"Human history becomes more and more a race between education and catastrophe." - H.G. Wells
Top 10 Reasons to Study History
US President Dwight D. Eisenhower; Ohio Governor Frank Lausche; US Senator John Bricker; Defiance College President Kevin McCann, 1953
Understanding history helps one understand the world today. The study of history is not just a chronicling of the human past, but an analysis of past events in an effort to explain the social, cultural, and political effects that shape the present.
The history program at Defiance College introduces students to a “minds on” approach where studying history is no longer simply learning and memorizing the facts, but rather analyzing, synthesizing, and evaluating the facts to expand knowledge of both the past and present. Students are taught to think and act within their discipline, utilizing classroom knowledge and practical skills to make an impact within their communities and beyond.
During their studies, students are encouraged to ask questions. Why do events happen? What implications do historical events have for understanding the human condition? Students address bigger questions by learning to use a wide variety of historical documents such as newspapers, journals, primary sources, and electronic databases. By writing their own interpretations of these documents, students are doing more than learning about history – they are partaking in it.
Benefits of the Program
International History Honors Society
Defiance College’s Iota Pi Chapter of Phi Alpha Theta is the international history honors society "whose mission is to promote the study of history." We participate in yearly conferences which allow students to present their original research to a panel of their peers and distinguished historians.
Students have the opportunity to both make history and make a difference for humanity through Defiance College’s innovative McMaster School. As a McMaster scholar, students are enabled to become active world citizens by researching and planning projects that address a global issue, then working with faculty to carry out the project in an effort to alleviate human suffering in the world. Previous history majors have completed projects in places such as Belize, Cambodia, New Orleans, and Tanzania.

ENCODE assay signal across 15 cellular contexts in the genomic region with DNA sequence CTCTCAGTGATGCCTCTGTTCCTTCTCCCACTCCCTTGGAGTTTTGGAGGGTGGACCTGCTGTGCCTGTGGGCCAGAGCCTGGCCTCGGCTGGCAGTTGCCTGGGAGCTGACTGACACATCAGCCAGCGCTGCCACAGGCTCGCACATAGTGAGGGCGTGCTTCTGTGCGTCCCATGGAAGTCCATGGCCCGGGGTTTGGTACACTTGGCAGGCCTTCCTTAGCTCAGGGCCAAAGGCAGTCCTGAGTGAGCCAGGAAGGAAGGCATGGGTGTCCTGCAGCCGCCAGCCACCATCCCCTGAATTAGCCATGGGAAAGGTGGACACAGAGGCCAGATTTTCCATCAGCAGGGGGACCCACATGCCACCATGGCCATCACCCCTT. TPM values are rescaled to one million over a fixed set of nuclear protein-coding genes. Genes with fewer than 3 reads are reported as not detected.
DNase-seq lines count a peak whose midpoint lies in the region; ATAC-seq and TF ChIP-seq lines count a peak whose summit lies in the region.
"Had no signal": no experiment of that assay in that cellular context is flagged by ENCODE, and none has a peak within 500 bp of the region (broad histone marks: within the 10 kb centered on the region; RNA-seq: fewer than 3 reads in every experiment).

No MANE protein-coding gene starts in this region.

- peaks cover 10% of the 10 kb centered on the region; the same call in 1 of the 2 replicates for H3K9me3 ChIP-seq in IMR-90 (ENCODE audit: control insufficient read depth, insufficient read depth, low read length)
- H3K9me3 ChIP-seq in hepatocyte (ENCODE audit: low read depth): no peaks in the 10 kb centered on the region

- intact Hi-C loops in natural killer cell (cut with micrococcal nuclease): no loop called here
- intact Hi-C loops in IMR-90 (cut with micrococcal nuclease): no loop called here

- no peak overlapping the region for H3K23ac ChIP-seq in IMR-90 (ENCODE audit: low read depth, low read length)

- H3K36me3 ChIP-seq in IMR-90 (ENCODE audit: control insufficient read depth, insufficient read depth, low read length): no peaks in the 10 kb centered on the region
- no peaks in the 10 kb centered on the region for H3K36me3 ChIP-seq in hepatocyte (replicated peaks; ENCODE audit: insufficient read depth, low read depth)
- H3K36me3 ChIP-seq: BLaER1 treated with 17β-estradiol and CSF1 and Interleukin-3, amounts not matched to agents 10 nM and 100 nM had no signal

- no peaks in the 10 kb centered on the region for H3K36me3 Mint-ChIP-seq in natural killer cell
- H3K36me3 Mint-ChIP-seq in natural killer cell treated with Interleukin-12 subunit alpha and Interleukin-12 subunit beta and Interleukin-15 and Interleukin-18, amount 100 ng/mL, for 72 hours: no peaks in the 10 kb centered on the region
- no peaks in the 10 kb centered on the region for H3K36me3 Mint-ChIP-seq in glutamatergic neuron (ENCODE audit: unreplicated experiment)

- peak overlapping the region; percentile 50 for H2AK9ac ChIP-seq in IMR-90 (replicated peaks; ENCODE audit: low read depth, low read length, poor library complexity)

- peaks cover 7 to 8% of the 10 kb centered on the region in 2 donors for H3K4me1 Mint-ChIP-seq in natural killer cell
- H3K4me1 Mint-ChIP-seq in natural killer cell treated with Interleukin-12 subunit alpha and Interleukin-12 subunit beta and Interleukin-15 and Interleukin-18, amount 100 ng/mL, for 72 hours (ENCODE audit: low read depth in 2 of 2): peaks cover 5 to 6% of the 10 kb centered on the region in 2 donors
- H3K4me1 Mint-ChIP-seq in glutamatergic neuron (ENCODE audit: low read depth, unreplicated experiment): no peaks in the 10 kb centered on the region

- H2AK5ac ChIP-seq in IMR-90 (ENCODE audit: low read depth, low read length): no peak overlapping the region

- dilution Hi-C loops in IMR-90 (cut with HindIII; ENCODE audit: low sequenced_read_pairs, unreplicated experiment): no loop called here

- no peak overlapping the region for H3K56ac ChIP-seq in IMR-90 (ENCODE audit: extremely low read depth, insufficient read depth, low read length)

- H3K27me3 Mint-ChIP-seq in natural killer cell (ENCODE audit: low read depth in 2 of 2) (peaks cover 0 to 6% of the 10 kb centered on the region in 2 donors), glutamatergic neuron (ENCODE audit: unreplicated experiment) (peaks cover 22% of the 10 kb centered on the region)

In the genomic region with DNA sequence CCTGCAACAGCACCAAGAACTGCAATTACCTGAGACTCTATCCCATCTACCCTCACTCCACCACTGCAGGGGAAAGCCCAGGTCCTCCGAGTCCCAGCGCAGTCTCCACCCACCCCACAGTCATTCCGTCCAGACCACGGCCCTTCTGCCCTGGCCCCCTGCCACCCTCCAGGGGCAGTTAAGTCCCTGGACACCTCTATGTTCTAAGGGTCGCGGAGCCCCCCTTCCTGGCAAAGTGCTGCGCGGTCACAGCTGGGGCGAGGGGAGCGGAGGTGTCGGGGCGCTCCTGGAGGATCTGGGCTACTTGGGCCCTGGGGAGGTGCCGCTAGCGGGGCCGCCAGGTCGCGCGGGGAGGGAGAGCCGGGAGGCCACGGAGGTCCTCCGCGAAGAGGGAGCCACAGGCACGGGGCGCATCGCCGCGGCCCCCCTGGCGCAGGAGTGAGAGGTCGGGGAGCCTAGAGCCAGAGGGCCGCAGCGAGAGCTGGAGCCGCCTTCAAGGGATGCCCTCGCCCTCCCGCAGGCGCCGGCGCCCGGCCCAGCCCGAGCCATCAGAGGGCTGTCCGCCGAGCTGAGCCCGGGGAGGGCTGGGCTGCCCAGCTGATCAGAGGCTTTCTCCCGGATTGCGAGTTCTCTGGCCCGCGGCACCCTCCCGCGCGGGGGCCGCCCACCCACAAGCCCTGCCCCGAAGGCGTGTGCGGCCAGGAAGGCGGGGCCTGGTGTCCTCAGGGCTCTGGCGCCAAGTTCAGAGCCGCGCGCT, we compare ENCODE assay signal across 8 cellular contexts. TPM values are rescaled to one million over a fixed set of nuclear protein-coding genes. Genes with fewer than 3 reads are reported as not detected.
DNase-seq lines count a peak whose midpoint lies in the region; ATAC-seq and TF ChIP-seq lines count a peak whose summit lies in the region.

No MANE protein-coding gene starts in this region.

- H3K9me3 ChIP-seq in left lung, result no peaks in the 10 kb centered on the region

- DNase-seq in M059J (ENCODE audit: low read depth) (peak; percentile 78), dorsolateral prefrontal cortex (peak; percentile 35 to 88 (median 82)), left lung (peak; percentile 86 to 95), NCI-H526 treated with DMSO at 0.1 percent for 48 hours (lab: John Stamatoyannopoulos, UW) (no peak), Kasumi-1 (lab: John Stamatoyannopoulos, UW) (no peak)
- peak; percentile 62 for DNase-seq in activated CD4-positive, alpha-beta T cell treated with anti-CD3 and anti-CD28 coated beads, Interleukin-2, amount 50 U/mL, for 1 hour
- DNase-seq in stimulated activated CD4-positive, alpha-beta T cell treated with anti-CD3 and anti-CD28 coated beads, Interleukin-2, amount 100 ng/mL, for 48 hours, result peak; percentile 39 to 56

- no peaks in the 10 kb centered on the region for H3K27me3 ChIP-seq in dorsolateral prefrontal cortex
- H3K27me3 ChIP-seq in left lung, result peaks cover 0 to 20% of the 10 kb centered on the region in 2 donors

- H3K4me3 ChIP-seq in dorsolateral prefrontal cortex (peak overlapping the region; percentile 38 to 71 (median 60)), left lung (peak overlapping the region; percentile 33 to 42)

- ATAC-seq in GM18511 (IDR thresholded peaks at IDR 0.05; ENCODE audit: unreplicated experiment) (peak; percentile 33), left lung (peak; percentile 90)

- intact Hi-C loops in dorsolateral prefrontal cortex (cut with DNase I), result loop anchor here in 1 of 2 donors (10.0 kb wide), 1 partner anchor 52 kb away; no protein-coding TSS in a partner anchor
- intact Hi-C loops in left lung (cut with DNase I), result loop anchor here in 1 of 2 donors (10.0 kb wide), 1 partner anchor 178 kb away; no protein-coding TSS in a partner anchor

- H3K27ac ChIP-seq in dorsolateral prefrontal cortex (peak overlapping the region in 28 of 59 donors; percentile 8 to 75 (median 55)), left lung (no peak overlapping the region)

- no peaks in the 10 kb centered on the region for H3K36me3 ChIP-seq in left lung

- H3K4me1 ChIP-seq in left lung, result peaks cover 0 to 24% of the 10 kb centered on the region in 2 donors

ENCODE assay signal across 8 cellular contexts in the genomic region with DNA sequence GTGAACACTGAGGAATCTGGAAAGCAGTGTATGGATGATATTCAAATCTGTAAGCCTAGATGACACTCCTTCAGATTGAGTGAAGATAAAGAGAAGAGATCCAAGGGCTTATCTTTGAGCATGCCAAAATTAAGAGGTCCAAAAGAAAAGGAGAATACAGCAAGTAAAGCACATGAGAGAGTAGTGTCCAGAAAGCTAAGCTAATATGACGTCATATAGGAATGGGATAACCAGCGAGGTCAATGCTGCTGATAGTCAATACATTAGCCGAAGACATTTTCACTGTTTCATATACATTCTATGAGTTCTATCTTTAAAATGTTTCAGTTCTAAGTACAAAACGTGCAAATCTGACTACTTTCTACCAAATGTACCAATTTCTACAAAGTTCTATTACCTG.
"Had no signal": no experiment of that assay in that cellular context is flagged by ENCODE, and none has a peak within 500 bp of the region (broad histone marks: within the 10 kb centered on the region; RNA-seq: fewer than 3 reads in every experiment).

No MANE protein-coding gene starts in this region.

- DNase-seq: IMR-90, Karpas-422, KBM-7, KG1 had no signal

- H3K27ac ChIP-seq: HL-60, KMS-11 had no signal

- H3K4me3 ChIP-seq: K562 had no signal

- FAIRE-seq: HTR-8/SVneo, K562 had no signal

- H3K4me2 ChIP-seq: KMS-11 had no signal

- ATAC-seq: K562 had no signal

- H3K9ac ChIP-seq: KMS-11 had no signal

Integrated social studies is a major for those students who wish to become certified teachers. Minor or dual
major options are limitless for students interested in history, as it is so broad
that any other program of study may complement it.
After College — What’s Next?
Many people who study history are employed in the field of education, public relations, editing, or research. Moreover, they work for a broad spectrum of organizations, from museums to corporations, which call upon the skills of a historian to help document and organize information about the past or to educate the public.
A history degree offers excellent preparation for careers in:
The major may be directed toward a career in any of these fields, or it can concentrate on a culture, an area, or an era which especially appeals to the student.
Graduates of this program have gone on to graduate schools across the country for
further study in history, archaeology, law, library science, and business. This is
one of the many majors at Defiance College which enjoys stellar placement of its graduates
in graduate and professional schools.
"The Defiance College history department helped me succeed by not only helping with
my in-class questions and issues, but with any issues that arose outside of the classroom
that I talked to them about. I would say that some of my strongest relationships in
college are with Dr. Taylor and Dr. Buerk. The work in the major also helped me by
teaching me how to write a good paper and cite it correctly."
--Zane Hayes, Senior
Areas of particular strength include 20th century European and American history as well as traditional, more general areas of United States and European history. This major has been newly redesigned to reflect these teaching strengths in addition to incorporating the skills necessary for careers outside the field of history.
Don Buerk, Ph.D.
Associate Professor of History